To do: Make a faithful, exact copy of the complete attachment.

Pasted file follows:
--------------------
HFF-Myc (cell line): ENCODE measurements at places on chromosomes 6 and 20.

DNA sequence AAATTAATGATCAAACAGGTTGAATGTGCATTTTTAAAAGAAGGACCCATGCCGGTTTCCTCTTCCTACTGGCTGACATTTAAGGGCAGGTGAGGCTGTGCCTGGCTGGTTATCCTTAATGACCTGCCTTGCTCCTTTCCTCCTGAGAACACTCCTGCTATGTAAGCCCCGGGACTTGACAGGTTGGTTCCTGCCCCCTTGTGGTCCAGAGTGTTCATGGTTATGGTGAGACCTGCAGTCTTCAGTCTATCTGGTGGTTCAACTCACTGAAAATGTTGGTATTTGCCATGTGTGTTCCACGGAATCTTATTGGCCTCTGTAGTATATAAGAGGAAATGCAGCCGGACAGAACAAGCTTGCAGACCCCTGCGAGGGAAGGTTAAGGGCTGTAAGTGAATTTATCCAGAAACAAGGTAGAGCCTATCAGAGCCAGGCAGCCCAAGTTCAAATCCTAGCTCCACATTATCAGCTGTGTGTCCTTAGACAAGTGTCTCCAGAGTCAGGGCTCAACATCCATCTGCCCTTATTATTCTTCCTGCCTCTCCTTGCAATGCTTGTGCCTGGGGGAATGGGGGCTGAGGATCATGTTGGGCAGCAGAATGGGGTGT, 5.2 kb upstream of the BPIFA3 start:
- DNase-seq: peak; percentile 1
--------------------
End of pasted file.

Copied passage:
HFF-Myc (cell line): ENCODE measurements at places on chromosomes 6 and 20.

DNA sequence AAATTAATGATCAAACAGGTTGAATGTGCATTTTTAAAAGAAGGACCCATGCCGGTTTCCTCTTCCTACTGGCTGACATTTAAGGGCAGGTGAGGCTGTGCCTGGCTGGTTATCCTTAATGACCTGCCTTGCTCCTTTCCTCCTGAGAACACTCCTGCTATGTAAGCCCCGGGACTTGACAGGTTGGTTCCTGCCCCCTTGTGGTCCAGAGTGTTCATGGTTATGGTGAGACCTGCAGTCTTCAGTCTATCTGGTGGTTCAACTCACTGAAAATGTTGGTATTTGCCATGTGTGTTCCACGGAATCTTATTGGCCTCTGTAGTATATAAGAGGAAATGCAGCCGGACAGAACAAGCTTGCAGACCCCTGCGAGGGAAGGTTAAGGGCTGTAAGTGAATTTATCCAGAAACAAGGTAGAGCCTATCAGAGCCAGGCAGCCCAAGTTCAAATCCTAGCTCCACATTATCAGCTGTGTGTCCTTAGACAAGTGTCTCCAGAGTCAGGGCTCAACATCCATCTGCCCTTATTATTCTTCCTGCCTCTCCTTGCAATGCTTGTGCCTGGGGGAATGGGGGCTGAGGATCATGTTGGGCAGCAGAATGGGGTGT, 5.2 kb upstream of the BPIFA3 start:
- DNase-seq: peak; percentile 1